Most marriages start out with great hopes and rosy dreams; spouses are truly committed to making their marriages work. However, as the pressures of life mount, many marriages change over time and it is quite common for some of them to run into problems and start to flounder as the reality of living with a spouse that does not meet with one’s pre-conceived ‘expectations’. However, with hard work and dedication, couples can keep their marriages strong and enjoyable. How is it done? What does it take to create a long-lasting, satisfying marriage?
Below are some of the points that have been taken from a marriage guidance article I read recently and adapted for this purposes.
POSITIVITY Spouses should have far more positive than negative interactions. If there is too much negativity — criticizing, demanding, name-calling, holding grudges, etc. — the relationship will suffer. However, if there is never any negativity, it probably means that frustrations and grievances are not getting ‘air time’ and unresolved tension is accumulating inside one or both partners waiting to ‘explode’ one day.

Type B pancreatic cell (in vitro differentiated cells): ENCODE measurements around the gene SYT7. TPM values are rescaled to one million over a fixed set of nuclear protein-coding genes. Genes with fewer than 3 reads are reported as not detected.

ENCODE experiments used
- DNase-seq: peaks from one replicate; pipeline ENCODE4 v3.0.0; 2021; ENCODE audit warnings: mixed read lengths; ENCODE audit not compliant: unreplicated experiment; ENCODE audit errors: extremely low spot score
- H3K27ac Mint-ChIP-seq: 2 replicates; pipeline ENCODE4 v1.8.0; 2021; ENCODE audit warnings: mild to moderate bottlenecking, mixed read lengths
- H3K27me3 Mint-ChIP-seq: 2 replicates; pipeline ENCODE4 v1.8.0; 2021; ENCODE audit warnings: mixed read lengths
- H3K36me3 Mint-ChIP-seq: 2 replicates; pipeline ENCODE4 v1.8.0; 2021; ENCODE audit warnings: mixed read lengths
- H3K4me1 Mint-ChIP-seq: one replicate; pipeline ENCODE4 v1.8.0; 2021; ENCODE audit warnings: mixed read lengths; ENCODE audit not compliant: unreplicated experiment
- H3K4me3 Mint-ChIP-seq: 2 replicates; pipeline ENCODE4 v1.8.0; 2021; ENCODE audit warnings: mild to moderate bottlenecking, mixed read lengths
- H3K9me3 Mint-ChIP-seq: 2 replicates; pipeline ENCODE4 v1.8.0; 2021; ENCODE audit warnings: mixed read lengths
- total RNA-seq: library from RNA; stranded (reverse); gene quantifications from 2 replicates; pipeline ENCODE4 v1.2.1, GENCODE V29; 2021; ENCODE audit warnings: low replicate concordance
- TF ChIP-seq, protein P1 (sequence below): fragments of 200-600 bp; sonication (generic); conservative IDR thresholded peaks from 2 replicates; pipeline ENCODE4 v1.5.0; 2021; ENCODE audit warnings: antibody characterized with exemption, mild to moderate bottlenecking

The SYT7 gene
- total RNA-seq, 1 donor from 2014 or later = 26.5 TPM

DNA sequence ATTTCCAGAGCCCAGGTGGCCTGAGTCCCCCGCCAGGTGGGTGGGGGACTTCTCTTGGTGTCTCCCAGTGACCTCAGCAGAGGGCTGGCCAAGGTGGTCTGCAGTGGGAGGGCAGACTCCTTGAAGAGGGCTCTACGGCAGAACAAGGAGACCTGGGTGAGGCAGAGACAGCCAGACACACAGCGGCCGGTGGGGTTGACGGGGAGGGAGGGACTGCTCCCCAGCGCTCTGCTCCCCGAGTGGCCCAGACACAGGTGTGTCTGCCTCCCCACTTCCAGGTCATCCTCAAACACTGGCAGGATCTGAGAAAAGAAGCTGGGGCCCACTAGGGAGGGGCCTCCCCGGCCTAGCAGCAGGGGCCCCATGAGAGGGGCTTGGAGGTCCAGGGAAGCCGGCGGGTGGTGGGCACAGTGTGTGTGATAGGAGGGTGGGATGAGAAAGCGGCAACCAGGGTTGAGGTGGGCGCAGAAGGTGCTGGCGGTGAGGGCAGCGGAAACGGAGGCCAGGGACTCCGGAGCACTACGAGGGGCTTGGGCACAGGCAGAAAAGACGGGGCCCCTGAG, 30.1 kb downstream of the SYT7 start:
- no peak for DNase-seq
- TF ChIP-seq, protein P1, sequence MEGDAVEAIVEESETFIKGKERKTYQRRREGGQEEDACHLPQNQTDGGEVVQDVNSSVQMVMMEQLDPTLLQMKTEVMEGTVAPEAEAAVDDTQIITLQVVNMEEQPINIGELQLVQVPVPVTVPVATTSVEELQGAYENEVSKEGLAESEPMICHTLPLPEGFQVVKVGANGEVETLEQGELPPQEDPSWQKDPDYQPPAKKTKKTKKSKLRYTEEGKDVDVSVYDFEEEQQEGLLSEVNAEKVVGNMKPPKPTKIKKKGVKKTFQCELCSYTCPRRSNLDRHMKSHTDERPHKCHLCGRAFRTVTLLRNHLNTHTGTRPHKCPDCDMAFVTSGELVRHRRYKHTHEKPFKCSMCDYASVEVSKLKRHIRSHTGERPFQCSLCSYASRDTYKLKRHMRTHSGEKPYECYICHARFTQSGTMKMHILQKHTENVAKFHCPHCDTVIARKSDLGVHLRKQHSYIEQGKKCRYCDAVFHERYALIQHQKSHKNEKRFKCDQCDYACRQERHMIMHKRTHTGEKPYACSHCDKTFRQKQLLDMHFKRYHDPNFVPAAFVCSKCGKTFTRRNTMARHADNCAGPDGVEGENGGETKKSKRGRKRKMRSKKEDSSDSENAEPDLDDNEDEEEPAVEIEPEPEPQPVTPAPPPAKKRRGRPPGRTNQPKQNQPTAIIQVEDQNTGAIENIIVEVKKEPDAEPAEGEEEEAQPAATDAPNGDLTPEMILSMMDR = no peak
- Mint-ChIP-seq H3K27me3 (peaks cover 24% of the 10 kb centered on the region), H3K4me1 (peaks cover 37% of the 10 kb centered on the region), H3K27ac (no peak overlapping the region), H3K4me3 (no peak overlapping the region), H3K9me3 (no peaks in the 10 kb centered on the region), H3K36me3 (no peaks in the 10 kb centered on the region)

“Let not some men among you laugh at others: it may be that the (latter) are better than the (former): nor let some women laugh at others: it may be that the (latter) are better than the (former): nor defame nor be sarcastic to each other, nor call each other by (offensive) nicknames.” (49:11)
We all have our individual faults though we may not see them nor want to admit to them but we will easily identify them in others. The key is balance between the two extremes and being supportive of one another. To foster positivity in a marriage that help make them stable and happy, being affectionate, truly listening to each other, taking joy in each other’s achievements and being playful are just a few examples of positive interactions. Prophet Muhammad (PBUH) said: “The believers who show the most perfect faith are those who have the best character and the best of you are those who are best to their wives”
Another characteristic of happy marriages is empathy; understanding your spouses’ perspective by putting oneself in his or her shoes. By showing that understanding and identifying with your spouse is important for relationship satisfaction. Spouses are more likely to feel good about their marriage and if their partner expresses empathy towards them. Husbands and wives are more content in their relationships when they feel that their partners understand their thoughts and feelings.